Until I dug deep into questions about the nature of suffering and disability in writing this book, I accepted the third approach. I thought questions of “Why?” and particularly “Why me?” were a waste of time and a reflection of a skewed self-centeredness that inflates the questioners’ importance, implying that there must be some grand reason that they, in all their fabulousness, should have to suffer so. The idea that my OI is the result of an inevitable mishap in the intricate beauty of the genetic code seemed neat and simple; it allowed me to avoid tedious theological discussions that I generally find inaccessible and far removed from the daily experiences of actual people.

But in doing research for this book, I started to see two major problems with this approach to genetic anomalies. First, if I believe that with God all things are possible (Matthew 19:26; Mark 10:27)—and I do believe that—then it’s a stretch to believe that God would create precise and intricate mechanisms for genetic diversity without also creating precise and intricate mechanisms for ensuring that major mistakes don’t happen. Second, this approach fails to explain or satisfy my gut-level sense that bones breaking when a child sits down on the bathroom floor (or lungs filling up with mucus when they shouldn’t, as in cystic fibrosis; or muscles wasting away, as in muscular dystrophy; or aortas bursting open with no warning, as in Marfan syndrome) are fundamentally bad things. Is “evil” too strong a word? I’m not sure. They are somehow a manifestation of the separation between what God intends and desires for humankind on one hand, and on the other hand what humankind actually lives with, day after heartbreaking day. Ascribing such suffering to plain old genetic diversity feels inadequate.

In responding to the devastating Asian tsunami on December 26, 2004, Eastern Orthodox theologian David B. Hart argues against any attempt to rationalize, ascribe meaning to, or trumpet God’s intent in human suffering: “Ours is, after all, a religion of salvation; our faith is in a God who has come to rescue His creation from the absurdity of sin and the emptiness of death, and so we are permitted to hate these things with a perfect hatred.” Hart calls attempts to justify human misery on grounds that our suffering is necessary to reveal God’s true nature “immeasurably . . . vile”; he goes on to ask which attributes of God the tragic deaths of children (and I would add, the painful disabilities of children) are meant to reveal: “Capricious cruelty, perhaps? Morbid indifference? A twisted sense of humor?” A thousand ancient knots in my chest undid themselves the moment I read this sentence: “Simply said, there is no more liberating knowledge given us by the gospel—and none in which we should find more comfort—than the knowledge that suffering and death, considered in themselves, have no ultimate meaning at all.”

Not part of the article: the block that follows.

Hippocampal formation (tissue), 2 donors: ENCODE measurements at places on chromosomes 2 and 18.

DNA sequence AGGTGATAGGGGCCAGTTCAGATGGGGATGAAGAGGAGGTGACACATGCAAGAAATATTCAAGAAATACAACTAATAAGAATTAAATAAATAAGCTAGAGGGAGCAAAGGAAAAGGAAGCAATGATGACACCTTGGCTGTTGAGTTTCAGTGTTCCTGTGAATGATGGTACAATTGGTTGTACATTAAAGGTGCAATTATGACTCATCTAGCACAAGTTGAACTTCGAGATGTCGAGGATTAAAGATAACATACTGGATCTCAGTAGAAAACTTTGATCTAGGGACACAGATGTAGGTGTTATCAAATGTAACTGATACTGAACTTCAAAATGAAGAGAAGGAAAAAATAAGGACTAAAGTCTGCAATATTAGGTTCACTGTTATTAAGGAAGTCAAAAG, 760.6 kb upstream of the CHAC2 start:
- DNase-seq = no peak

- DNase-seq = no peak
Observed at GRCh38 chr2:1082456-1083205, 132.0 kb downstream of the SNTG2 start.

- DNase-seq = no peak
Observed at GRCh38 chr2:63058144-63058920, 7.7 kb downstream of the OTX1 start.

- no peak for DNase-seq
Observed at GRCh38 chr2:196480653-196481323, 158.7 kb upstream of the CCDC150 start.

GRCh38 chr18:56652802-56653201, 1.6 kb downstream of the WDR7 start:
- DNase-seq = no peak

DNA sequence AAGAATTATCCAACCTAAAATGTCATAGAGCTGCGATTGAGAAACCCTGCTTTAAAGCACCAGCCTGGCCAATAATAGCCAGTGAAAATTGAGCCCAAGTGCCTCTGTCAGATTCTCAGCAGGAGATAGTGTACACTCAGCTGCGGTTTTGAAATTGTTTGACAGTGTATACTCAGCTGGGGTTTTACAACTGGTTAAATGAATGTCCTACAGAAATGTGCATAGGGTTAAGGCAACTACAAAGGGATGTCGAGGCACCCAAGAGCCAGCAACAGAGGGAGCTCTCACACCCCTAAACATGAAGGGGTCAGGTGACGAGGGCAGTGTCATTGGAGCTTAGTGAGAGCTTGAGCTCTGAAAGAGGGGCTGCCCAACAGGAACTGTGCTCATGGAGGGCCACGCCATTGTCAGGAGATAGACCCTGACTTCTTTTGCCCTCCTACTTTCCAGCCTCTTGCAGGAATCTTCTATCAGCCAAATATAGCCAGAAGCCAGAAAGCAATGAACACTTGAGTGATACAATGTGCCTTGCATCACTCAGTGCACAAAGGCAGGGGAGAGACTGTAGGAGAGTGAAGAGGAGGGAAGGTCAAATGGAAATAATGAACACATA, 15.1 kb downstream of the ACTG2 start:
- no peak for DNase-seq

I have come to believe that illness, disability, and disease are neither fundamentally good things disguised as bad (thus not the intentional work of a loving God who works in mysterious ways) nor value-neutral manifestations of human diversity. I view suffering as a characteristic life in a fallen world; illness, disability, and disease are, quite simply, the result of life in a world that does not work as God intended. I believe they are bad things and that we are allowed to name them as bad things. This does not mean, however, that we have license to try to fix what is wrong at all costs, or that we can’t learn valuable lessons, find meaning, and come to know God and ourselves better as a result of suffering. There is a huge difference between saying that my bone disorder was intended to reveal God’s truth or teach me something I need to know, and saying that my bone disorder ended up revealing God’s truth or teaching me something I need to know. While I refuse to ascribe God’s intent to disability, disease, and suffering, I acknowledge that they often provide life-changing opportunities for growth.